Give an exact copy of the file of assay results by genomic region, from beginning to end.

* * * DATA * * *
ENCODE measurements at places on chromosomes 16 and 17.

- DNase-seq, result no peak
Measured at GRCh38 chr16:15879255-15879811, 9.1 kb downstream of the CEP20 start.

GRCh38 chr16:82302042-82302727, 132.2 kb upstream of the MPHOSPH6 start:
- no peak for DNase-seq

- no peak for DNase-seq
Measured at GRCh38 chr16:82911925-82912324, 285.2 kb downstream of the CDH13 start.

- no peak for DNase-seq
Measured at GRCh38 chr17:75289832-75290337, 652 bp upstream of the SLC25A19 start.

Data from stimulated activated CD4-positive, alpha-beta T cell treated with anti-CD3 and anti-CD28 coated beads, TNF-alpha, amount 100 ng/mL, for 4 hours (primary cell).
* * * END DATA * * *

ENCODE measurements at places on chromosomes 16 and 17.

- DNase-seq, result no peak
Measured at GRCh38 chr16:15879255-15879811, 9.1 kb downstream of the CEP20 start.

GRCh38 chr16:82302042-82302727, 132.2 kb upstream of the MPHOSPH6 start:
- no peak for DNase-seq

- no peak for DNase-seq
Measured at GRCh38 chr16:82911925-82912324, 285.2 kb downstream of the CDH13 start.

- no peak for DNase-seq
Measured at GRCh38 chr17:75289832-75290337, 652 bp upstream of the SLC25A19 start.

Data from stimulated activated CD4-positive, alpha-beta T cell treated with anti-CD3 and anti-CD28 coated beads, TNF-alpha, amount 100 ng/mL, for 4 hours (primary cell).